This First Person column is the experience of Maria Carmona, who lives with her husband, Miguel Salinas, in Calgary. They each wrote their story of Maria’s cancer journey. Read Miguel’s piece here.
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In the dark, dark days following the news my ovarian cancer had come back, people told me I must be a warrior. Instead, I just cried out to God.
And perhaps he did send an answer. Because a few days after my prayer, I was scrolling through Facebook and found an advertisement for a program to help cancer patients find holistic healing. I scrolled past, then went back, then thought: “Why not?”
Cancer is a solo journey. Everyone does it differently. But this is my story of how I learned not to fight it but to see cancer as a friend. Yes, a friend — something to teach me a valuable lesson about how to really live.
I will take you back to the beginning. It was a warm day in September 2017 when my family doctor said the words: “You have cancer.”
He sat me down in his office, and even today as I think back, my heart beats fast, my hands shake and my eyes water. I heard the news and started to cry, “my sons, my sons.”
My youngest was 11 then. I wept so hard, I couldn’t pay attention.
A family photo from the year before the cancer diagnosis when the family took a trip to Disneyland. (Submitted by Miguel Salinas)
The first round of treatment was 18 cycles of chemotherapy. But it worked, my body was clean. I thought I won.
Then after 10 months, my cancer came back, and the second experience with chemotherapy was worse than ever. I was in disbelief, angry and very disappointed — I thought I must be doing something wrong.
But that’s when I bought that program on the internet and slowly, slowly my anger turned to hope.
This program had a holistic approach — it didn’t just focus on diet and exercises, it challenged me to heal my soul, my heart and my mind.
Meditation and reiki helped me calm my anxiety, hear my heart and stay in the present. Yoga helped me to feel normal again after chemo left my body numb. But the most difficult and ultimately important part was emotional. I had to accept the diagnosis rather than constantly fight it. For that, I used mantras.
Maria Carmona’s second experience with chemotherapy was worse than the first. (Miguel Salinas)
The mantras came from my therapist. She suggested I write these in a special notebook and gave me the first one: “Lord, grant me the serenity to accept the things that I cannot change, courage to change the things that I can and wisdom to know the difference.”
I found more mantras and inspiration in the writings of Louise Hay, herself a cancer patient and author on positive thinking. After a year, I had filled four notebooks and started to pick my own mantras, one each day.
But the real breakthrough came one morning as I was sitting in the kitchen, looking for a new mantra. In the back of my mind, I heard “Dear cancer.”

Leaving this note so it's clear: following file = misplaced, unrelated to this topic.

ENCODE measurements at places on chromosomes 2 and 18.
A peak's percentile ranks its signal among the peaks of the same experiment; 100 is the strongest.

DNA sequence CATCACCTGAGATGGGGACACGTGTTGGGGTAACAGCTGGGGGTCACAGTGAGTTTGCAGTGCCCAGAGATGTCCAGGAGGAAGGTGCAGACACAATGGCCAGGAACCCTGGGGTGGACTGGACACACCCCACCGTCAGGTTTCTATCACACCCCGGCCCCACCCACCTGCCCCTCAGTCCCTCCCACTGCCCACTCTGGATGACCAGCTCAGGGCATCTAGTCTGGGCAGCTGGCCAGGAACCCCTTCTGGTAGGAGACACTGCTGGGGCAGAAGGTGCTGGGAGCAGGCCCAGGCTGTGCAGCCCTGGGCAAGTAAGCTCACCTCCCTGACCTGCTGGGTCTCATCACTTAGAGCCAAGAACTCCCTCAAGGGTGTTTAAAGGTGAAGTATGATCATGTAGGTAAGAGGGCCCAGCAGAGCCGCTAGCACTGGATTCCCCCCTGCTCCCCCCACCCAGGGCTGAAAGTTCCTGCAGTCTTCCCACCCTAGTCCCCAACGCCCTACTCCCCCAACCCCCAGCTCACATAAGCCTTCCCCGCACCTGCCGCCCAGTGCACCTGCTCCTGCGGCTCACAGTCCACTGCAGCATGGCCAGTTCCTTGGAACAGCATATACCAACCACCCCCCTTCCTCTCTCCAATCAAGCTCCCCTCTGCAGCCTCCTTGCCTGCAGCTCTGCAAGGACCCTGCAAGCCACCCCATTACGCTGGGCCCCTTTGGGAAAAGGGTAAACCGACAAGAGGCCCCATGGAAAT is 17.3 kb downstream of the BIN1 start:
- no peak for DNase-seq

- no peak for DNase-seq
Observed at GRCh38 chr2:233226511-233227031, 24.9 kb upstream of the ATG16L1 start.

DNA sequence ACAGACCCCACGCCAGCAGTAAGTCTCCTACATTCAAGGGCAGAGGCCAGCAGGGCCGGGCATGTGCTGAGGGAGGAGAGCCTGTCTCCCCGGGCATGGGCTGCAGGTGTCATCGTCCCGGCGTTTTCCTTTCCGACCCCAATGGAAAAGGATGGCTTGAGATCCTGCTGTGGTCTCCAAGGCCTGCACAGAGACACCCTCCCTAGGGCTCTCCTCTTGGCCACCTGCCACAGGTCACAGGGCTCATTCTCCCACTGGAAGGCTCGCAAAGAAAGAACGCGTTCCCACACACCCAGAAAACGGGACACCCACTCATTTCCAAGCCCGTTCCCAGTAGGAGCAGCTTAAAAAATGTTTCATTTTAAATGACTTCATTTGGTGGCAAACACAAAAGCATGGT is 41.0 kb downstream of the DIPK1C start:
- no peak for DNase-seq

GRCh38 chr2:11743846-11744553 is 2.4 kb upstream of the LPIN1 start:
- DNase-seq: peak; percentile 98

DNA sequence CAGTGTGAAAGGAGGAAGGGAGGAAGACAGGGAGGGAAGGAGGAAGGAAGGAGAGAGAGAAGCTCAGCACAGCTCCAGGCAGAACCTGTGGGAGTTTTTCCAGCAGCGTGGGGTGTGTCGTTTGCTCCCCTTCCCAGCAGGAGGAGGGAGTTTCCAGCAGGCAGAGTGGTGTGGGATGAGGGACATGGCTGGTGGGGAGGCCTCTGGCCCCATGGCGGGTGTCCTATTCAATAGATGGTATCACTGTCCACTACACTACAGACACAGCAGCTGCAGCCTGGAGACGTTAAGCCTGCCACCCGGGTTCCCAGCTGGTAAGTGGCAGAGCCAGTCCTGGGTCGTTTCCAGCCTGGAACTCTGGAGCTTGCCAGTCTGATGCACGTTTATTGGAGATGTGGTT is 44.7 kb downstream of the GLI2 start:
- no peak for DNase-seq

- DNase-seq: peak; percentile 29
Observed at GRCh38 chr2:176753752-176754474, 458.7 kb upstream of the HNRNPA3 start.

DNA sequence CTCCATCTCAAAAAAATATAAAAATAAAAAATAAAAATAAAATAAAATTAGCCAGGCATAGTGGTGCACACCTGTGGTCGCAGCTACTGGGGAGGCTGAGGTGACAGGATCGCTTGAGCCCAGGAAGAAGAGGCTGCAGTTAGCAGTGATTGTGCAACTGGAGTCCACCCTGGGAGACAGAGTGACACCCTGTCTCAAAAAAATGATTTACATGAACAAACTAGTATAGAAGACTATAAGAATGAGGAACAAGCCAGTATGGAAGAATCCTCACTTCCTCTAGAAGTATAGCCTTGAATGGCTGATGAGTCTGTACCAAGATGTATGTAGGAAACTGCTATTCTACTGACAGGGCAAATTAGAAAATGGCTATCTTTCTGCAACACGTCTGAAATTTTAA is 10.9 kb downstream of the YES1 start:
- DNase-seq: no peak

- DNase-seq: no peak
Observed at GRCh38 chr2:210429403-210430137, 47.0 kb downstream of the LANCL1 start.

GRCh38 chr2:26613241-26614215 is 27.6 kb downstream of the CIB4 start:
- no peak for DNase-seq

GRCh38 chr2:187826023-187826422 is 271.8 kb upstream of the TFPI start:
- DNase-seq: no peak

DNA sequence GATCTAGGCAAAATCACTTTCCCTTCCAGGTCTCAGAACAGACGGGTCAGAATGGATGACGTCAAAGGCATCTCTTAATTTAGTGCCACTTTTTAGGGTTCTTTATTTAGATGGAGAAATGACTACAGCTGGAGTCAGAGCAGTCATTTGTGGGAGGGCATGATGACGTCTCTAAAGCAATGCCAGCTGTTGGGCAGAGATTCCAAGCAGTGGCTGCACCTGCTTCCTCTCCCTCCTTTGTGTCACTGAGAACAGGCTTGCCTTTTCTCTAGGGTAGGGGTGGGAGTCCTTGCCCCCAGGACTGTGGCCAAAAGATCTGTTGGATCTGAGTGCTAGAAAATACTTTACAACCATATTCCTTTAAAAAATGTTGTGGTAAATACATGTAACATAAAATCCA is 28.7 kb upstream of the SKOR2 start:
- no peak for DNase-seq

It was a shock. How could I even think “Dear cancer?” Why was I saying that? I began to cry.
Without even noticing, I started to write: “Dear cancer, I bless you with love and I release you and let you go out of my life. Thank you for what you have taught me.”
Maria Carmona filled four notebooks with mantras in one year. This brought a sense of calm and helped her focus on something other than cancer. (Maria Carmona)
When I filled a whole page, I felt relieved. The heavy weight in my shoulders lifted. Then I started to laugh. I was crying and laughing at the same time.
After that morning, I started to see cancer as my friend — not something to fight but something with a purpose, something that came to teach me again what life is about. It reminds me that I’m stronger than I thought, brave and I have beautiful reasons to wake up every day.
I say all this, but I want to be clear that I also value western medicine. In my family in Mexico there are seven doctors between my brother, cousins and uncles, and my parents ran a pharmacy for more than 25 years. I believe in western medicine; I believe in research.
During the whole time I was searching for holistic healing, I also followed my doctors’ recommendations for new medical therapies and continued with chemotherapy.
I’m taking the best of two worlds and am grateful for both.
I still have dark days and side-effects from the drugs and, five years after my diagnosis, I’m still in treatment. But I like to think that I’m a cancer survivor because I’m back to feeling like myself again.
I’m back at work. I enjoy being outside, I’m eating healthy (but not too healthy) and most days I have a big smile just because I’m here.
Five years after her diagnosis, Maria Carmona feels like a cancer survivor. She is still in treatment and still has bad days, but she’s embracing life again. (Submitted by Maria Carmona)
Telling your story
As part of our ongoing partnership with the Calgary Public Library, CBC Calgary is running in-person writing workshops to support community members telling their own stories. Read more from this workshop, run out of the Central Library in partnership with the Women’s Centre of Calgary.
To find out more, suggest a topic or volunteer a community organization to help host, email CBC producer Elise Stolte or visit cbc.ca/tellingyourstory.